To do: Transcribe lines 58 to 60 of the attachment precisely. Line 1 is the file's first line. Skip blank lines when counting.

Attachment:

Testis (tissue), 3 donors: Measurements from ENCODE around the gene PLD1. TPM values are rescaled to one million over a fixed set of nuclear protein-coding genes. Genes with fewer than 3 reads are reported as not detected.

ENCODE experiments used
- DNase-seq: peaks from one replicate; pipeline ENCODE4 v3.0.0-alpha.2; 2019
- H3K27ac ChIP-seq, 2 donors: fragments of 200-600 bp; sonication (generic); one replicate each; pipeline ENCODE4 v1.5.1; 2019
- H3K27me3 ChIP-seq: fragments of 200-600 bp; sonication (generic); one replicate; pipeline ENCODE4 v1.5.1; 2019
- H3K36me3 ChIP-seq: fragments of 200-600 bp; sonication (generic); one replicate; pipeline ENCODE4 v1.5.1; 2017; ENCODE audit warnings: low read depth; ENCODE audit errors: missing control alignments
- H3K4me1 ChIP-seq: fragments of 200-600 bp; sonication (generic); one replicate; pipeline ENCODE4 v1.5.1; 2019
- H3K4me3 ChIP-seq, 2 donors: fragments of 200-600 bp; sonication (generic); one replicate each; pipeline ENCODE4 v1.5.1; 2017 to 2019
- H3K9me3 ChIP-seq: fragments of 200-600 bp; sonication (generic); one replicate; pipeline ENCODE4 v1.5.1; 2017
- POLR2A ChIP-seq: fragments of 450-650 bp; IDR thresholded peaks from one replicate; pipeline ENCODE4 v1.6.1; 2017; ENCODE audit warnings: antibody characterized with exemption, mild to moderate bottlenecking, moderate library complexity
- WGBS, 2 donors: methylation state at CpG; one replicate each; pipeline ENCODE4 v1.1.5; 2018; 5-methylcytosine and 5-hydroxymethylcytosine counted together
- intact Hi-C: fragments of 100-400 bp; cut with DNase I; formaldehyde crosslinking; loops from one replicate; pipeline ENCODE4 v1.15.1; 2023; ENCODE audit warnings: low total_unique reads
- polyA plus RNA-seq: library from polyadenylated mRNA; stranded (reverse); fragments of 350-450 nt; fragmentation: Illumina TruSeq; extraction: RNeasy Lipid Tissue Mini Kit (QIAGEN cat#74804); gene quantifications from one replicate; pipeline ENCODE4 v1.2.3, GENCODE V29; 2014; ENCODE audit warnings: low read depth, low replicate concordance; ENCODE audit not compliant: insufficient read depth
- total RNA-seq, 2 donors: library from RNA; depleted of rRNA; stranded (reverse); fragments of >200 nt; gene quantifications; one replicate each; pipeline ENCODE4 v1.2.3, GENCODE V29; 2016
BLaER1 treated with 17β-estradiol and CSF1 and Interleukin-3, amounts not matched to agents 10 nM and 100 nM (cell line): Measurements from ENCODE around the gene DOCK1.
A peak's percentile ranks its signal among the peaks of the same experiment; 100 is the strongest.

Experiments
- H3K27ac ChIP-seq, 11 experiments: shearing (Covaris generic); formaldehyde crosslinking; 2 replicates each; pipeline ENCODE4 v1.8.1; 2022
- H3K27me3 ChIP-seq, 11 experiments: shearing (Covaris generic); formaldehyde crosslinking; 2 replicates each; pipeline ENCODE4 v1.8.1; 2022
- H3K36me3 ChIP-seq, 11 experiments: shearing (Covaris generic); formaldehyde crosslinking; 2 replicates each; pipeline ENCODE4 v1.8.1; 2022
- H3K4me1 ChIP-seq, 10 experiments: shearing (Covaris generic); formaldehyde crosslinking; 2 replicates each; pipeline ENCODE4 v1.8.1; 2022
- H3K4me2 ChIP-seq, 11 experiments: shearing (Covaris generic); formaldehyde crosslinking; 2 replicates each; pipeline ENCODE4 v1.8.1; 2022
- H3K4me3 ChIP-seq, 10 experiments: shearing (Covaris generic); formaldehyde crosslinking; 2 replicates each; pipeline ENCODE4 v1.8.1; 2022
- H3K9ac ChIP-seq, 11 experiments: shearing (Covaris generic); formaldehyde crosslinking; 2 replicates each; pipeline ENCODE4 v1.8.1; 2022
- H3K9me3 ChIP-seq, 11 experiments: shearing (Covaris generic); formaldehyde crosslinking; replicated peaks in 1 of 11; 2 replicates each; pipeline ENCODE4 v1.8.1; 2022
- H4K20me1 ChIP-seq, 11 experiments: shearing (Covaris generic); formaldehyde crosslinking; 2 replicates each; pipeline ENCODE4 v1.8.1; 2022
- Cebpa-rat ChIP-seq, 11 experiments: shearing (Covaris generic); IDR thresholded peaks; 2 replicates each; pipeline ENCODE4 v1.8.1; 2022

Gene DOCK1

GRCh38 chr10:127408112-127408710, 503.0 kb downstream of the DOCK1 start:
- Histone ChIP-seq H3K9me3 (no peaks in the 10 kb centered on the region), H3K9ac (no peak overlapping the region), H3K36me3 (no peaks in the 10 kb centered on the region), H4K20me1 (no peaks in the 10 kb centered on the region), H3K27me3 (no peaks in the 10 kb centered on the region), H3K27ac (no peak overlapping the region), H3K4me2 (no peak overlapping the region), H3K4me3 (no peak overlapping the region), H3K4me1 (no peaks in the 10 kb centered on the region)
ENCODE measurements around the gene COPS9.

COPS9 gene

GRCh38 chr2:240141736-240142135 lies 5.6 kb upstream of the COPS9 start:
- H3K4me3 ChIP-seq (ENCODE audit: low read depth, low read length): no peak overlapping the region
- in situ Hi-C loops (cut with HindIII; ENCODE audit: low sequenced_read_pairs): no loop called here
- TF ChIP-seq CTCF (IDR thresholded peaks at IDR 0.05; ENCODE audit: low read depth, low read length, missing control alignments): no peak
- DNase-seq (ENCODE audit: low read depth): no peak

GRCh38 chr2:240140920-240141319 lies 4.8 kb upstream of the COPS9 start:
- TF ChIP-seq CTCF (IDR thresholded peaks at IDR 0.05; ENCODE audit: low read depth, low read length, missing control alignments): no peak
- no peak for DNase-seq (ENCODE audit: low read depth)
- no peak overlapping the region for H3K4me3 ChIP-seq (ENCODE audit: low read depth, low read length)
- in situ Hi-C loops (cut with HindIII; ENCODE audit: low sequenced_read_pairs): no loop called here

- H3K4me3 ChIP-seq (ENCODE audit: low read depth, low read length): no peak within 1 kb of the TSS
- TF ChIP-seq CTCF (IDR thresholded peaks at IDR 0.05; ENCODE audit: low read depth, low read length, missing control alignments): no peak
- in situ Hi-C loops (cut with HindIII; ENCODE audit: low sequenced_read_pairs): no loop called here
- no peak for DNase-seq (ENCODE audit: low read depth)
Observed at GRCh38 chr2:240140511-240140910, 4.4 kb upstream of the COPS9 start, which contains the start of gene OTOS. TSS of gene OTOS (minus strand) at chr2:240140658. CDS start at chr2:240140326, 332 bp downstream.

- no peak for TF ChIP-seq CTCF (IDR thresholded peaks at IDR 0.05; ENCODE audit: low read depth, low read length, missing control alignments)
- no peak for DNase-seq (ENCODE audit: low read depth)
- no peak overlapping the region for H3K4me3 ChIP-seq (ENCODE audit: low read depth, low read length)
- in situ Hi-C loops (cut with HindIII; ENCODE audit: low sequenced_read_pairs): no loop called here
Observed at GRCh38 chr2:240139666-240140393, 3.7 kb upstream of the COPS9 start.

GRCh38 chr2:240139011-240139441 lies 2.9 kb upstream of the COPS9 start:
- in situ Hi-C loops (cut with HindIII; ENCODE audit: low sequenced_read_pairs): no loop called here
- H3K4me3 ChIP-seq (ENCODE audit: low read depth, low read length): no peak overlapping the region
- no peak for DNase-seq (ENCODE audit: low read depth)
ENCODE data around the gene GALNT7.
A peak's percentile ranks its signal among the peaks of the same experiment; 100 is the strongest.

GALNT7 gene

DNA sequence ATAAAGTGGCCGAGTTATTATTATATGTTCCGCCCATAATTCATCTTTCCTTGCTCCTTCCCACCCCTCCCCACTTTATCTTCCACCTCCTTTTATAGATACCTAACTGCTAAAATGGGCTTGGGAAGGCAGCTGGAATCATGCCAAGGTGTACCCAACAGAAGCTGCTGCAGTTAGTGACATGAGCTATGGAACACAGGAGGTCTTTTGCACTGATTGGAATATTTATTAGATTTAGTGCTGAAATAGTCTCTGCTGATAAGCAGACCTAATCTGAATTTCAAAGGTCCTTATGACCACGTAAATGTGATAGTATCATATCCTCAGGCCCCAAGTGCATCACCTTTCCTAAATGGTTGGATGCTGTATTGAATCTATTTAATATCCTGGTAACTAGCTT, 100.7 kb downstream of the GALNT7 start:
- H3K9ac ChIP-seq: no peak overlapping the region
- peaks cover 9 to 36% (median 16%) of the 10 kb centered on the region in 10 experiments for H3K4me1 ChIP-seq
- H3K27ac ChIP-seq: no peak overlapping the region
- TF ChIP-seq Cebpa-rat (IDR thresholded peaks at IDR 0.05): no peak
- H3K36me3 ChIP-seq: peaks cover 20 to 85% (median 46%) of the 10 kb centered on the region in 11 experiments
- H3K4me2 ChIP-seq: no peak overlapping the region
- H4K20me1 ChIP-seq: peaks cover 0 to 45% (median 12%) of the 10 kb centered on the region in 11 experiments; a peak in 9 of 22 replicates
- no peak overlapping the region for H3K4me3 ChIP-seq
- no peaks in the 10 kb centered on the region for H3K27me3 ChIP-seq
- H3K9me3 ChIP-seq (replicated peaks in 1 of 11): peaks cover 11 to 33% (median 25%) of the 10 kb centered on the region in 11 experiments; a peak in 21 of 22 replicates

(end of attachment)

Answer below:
A peak's percentile ranks its signal among the peaks of the same experiment; 100 is the strongest.

GALNT7 gene

DNA sequence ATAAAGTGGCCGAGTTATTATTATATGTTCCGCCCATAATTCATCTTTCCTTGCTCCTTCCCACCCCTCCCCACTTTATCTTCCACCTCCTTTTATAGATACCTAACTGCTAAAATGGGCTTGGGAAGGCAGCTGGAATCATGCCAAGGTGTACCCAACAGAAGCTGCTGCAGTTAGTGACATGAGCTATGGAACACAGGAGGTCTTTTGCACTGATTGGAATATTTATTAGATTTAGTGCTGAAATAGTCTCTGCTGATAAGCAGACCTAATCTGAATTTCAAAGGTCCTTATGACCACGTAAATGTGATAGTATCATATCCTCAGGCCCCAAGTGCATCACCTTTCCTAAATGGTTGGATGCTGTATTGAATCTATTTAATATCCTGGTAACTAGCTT, 100.7 kb downstream of the GALNT7 start: